HubSpot’s 4 buyer personality types (and how you should sell to them)
by Brian Sexton on 21 November 2018
I’m Brian Sexton, a Hubspot Principal Channel Partner Manager and I work at our Dublin headquarters. In this post, I’d like to offer you some insights into the Agency Coaching session we run with our agency partners – here’s some guidance into how our experts at Hubspot categorise buying personality types (and how you can use this approach to ease the process at your business, too).
In any given sales context, there are four categories of buyers:
1. Buyers in heat
2. Buyers in power
3. Tyre kickers
4. The mistakes
Every prospect you come across will fit into one of these categories – and the sooner you identify which type of buyer they are, the sooner you’ll know which course of action to take, minimising time wasting and maximising the opportunity to sell to the right people. Here is how to spot each type of buyer, considering what the advantages and disadvantages of each are to your sales process.
These are the best-motivated buyers.
They have experienced a pain point and are keen to make a decision to act: they are done with waiting around and wasting any more time. There’s a want or need that must be satisfied; in other words, they’ve got an itch that needs to be scratched. They’re probably feeling stressed about the situation and out of control. They need relief – and you can give it to them. Before the end of the day they will buy, if not from you, then certainly from someone else.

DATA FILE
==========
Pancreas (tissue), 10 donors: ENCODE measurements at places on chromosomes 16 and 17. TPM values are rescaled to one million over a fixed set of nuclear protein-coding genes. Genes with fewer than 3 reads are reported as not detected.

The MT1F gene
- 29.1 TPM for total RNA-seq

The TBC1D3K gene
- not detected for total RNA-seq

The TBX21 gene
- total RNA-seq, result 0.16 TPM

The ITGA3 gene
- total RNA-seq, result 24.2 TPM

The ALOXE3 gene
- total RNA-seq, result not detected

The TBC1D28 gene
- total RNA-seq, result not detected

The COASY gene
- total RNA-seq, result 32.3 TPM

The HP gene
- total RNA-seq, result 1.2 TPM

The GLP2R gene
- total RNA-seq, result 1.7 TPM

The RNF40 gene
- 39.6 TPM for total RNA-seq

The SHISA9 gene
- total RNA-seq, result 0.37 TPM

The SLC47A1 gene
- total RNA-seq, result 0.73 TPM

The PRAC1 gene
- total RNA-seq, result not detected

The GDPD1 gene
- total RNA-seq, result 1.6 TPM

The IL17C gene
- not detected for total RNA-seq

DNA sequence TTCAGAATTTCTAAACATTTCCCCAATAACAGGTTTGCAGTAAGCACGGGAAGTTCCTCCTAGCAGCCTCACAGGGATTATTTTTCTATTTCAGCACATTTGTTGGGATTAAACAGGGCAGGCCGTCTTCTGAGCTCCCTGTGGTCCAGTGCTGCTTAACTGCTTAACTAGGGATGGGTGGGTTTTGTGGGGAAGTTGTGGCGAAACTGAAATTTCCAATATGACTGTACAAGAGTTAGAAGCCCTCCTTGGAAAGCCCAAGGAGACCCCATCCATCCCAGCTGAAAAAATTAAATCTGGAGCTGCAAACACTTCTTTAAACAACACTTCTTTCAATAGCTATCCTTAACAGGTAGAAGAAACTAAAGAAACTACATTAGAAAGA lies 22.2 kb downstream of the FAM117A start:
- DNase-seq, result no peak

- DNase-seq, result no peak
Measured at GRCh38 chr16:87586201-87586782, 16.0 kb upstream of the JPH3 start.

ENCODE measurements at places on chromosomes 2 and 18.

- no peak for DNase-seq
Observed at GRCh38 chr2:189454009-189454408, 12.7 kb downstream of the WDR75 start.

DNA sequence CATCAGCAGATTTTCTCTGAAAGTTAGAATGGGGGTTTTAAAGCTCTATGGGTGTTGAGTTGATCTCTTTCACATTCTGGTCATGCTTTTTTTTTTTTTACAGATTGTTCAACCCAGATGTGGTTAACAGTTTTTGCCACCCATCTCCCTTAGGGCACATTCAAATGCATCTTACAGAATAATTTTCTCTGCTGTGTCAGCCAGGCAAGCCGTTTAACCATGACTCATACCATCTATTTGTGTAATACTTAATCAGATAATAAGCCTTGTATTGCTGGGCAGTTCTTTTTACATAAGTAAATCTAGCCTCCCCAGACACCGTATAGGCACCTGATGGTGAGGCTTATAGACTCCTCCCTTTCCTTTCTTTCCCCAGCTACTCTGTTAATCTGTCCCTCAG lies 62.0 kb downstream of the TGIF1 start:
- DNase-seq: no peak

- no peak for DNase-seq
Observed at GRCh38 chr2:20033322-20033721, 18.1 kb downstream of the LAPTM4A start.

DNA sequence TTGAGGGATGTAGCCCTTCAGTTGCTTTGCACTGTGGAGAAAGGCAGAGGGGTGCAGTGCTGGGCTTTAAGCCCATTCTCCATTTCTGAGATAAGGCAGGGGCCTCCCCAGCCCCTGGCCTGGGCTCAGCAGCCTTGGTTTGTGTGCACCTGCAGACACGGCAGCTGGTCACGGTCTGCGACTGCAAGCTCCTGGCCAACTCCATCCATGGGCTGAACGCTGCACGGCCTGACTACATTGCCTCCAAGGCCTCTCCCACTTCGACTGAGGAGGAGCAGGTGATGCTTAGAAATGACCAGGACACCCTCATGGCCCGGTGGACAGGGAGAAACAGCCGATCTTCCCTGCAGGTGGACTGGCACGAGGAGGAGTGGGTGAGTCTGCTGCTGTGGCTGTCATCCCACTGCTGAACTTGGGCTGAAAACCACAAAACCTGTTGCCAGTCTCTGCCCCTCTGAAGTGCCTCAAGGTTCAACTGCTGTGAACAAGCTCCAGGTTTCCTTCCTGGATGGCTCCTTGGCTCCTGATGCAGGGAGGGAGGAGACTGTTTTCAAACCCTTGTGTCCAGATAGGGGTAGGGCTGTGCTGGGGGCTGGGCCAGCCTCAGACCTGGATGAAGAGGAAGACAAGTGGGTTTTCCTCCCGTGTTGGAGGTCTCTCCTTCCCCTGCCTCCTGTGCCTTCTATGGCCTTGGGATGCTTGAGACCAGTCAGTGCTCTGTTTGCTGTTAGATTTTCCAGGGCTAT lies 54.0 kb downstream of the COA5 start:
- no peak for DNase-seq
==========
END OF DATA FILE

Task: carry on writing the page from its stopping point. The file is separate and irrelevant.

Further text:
Question: What is the downside to buyers in heat?
Answer: There aren’t many of them. Only 10-15% of prospects will fall into this category.
These prospects aren't consciously feeling any major pain from their unfulfilled need.
The want and need is there for this buyer, but they’re not feeling any pain. They know they’ll have to make a decision soon, but it doesn’t have to be today. In a nutshell, they control the timing of the purchase. This category of buyer is still useful to you, and can still be sold to – some of them might still choose to commit soon – but the time sensitivity and urgency isn’t the main driving force behind their purchasing actions. These are a more moderate, organised type of prospect who might be looking ahead for what’s best for their business in the weeks or months to come; they’re unlikely to be an impulse buyer.
Question: What is the downside of buyers in power?
Answer: They shop around. Be aware of competitive situations that might emerge and be ready to pounce, should you need to suddenly highlight your product or service’s USP against others (and ensure you have plenty of existing customer-generated content to help persuade them). 30% of your prospects will fall into this category.
An Important note for buyer types 1 and 2: These prospects make it past the intelligence-gathering stage, and continue their journey down the straight line. They are malleable and solutions-driven, making them serious contenders for your sales team to start discussions with.